- 2015 Federal Election
Keep the animals out of your garbage
They’re on the hunt for food, often under the cover of darkness, and your garbage may be the smorgasbord they’re looking for.
“We’re talking about wildlife,’ says regional waste reduction facilitator Rae Stewart. “Now that spring is here, some animals have come out of hibernation, and are hungry and on the prowl for food.
“The best advice if you live in an area susceptible to wildlife is to reduce the risk of conflict by taking responsibility for your trash.”
Stewart reminds residents not to put their garbage, recycling or yard waste carts out for collection until the morning of their actual collection day.
“Bears and other animals have a keen sense of smell, so the idea is not to attract them to your garbage unnecessarily. If they find your waste, not only can they make a real mess, but could also pose a risk to you and your family, or to themselves by attracting the unnecessary attention of conservation officers.”
The B.C. Conservation Foundation Bear Aware web site also suggests keeping your garbage in a secured shed or garage until pickup day, and recommends not stockpiling or burying garbage. As well, it offers a reminder that fish and meat remains should not be left outside. It suggests freezing or keeping them in a cool place until they can be placed into the garbage on your collection day.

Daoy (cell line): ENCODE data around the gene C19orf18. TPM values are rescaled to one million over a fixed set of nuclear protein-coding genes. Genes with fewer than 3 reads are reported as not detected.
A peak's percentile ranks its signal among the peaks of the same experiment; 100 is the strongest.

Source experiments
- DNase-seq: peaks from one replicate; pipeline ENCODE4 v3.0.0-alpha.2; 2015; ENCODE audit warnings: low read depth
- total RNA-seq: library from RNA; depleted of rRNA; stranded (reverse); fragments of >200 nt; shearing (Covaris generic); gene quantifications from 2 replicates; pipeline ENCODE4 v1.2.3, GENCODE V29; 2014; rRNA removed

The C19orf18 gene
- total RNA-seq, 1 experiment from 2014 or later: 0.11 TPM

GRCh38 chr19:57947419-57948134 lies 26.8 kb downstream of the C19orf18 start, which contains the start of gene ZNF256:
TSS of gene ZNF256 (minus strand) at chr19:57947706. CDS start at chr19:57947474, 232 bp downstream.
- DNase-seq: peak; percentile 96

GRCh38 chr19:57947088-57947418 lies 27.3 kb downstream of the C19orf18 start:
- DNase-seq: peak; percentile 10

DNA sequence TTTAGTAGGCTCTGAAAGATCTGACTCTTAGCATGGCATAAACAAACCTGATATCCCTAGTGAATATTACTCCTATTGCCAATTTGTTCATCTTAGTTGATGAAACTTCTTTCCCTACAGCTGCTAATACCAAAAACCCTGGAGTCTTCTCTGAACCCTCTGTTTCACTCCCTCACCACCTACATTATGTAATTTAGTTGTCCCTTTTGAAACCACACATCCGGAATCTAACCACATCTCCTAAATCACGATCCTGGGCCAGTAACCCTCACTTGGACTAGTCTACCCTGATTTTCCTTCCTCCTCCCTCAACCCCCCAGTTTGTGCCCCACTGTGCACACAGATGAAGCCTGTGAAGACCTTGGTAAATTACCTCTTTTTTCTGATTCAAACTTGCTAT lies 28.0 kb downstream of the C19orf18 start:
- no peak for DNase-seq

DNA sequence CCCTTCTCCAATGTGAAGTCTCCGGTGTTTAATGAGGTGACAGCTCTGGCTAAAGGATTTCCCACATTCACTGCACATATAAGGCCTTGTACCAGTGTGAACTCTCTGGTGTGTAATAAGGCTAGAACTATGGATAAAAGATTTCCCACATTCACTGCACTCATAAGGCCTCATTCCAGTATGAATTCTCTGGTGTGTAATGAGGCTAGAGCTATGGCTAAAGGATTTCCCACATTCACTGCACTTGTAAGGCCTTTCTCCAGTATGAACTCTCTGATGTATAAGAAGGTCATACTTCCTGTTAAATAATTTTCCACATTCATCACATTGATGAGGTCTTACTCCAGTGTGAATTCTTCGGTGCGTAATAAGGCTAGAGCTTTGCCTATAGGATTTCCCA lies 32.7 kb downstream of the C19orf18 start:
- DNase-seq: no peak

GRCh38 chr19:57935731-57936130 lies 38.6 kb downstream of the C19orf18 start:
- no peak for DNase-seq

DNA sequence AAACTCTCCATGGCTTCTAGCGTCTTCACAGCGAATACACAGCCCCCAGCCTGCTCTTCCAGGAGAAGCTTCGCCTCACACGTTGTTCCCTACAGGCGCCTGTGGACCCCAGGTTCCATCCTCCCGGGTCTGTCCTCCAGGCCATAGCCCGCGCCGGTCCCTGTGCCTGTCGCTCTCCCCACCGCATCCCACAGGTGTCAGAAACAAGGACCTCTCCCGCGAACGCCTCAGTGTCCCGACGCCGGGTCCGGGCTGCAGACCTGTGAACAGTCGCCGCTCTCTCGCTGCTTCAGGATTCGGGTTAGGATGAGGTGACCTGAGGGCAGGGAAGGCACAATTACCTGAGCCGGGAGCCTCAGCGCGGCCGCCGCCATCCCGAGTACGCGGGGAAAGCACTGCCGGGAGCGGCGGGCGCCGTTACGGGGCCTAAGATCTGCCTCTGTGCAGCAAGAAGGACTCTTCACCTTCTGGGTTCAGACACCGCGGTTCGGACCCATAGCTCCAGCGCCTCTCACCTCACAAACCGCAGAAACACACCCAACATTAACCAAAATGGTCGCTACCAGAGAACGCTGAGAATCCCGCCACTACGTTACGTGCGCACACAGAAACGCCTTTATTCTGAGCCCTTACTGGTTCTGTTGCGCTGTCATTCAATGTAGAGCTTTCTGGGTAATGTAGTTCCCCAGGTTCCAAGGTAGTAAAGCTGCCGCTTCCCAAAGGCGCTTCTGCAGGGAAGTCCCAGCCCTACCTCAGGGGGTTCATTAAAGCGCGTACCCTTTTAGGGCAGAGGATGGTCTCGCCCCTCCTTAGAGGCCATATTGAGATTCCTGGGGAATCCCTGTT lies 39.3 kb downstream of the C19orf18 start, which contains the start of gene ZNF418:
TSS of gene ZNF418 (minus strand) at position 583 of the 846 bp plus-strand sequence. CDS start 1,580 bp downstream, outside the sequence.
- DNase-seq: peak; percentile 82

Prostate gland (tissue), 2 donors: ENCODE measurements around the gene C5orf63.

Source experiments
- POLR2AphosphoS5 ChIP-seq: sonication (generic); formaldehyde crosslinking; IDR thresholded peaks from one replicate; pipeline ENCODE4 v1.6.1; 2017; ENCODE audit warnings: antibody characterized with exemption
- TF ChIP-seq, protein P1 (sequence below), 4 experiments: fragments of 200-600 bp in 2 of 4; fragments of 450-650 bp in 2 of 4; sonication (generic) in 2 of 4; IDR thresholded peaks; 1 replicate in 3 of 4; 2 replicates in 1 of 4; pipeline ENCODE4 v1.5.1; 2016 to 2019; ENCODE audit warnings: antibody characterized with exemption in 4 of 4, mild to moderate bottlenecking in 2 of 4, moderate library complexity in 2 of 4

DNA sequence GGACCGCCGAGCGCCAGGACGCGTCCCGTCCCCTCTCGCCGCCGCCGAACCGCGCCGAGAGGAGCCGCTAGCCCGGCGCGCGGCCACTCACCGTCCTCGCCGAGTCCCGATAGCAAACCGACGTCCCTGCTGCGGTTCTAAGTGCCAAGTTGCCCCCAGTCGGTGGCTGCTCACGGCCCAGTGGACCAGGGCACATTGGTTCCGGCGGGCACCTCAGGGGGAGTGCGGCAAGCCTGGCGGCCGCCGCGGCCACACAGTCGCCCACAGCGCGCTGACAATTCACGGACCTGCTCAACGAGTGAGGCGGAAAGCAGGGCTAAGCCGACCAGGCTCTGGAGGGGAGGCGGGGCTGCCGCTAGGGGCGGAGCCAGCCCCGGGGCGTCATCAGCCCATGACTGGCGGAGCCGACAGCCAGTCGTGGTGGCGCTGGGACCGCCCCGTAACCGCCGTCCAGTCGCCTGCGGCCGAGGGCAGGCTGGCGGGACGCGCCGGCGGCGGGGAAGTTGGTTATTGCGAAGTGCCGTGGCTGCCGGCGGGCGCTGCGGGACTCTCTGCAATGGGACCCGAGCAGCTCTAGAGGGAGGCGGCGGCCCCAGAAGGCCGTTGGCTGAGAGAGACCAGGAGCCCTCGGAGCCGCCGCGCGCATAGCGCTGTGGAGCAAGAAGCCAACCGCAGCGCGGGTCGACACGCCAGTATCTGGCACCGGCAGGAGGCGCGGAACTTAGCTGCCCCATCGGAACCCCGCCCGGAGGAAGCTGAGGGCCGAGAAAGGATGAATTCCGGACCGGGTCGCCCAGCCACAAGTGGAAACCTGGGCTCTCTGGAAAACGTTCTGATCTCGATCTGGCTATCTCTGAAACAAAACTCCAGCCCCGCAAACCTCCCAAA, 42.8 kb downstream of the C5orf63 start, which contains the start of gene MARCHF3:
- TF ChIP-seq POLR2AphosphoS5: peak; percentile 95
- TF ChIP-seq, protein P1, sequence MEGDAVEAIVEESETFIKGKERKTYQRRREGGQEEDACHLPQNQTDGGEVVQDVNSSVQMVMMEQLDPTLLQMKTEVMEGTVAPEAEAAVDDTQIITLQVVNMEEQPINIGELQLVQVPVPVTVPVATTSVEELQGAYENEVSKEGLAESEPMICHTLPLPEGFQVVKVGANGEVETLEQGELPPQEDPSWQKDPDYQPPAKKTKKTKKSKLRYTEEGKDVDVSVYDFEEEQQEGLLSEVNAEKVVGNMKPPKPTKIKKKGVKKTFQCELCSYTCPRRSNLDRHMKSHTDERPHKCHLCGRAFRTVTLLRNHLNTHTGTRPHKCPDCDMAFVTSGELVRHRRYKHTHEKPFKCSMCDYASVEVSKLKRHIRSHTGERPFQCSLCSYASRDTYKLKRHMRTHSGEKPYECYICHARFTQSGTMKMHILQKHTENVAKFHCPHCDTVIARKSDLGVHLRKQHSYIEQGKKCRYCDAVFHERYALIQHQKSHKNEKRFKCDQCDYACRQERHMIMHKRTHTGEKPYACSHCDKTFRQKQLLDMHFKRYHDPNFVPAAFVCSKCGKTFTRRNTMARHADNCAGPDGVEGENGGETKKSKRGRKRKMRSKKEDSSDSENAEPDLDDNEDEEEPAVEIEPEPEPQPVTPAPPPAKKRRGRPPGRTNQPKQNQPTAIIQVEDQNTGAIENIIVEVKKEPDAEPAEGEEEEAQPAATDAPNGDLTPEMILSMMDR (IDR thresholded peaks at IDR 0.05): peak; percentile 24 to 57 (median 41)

“Many residents have had success with using bungee straps to secure the lid of their waste carts,” Stewart said. “Keep in mind though, any security devices you choose to deter wildlife from your trash must be released on the day of your collection so the lid can open freely and the container contents be emptied into the automated truck.”
The public is also reminded to take care with what is disposed of in a backyard composter. Things like cooking oil, grease, and dairy products should never be left outside or put into a compost bin, as this can attract wildlife to your backyard.
For more information on deterring bears from your garbage, visit the Bear Aware website: www.bearaware.bc.ca. For additional inquiries, visit regionaldistrict.com/recycle or call 250-469-6250.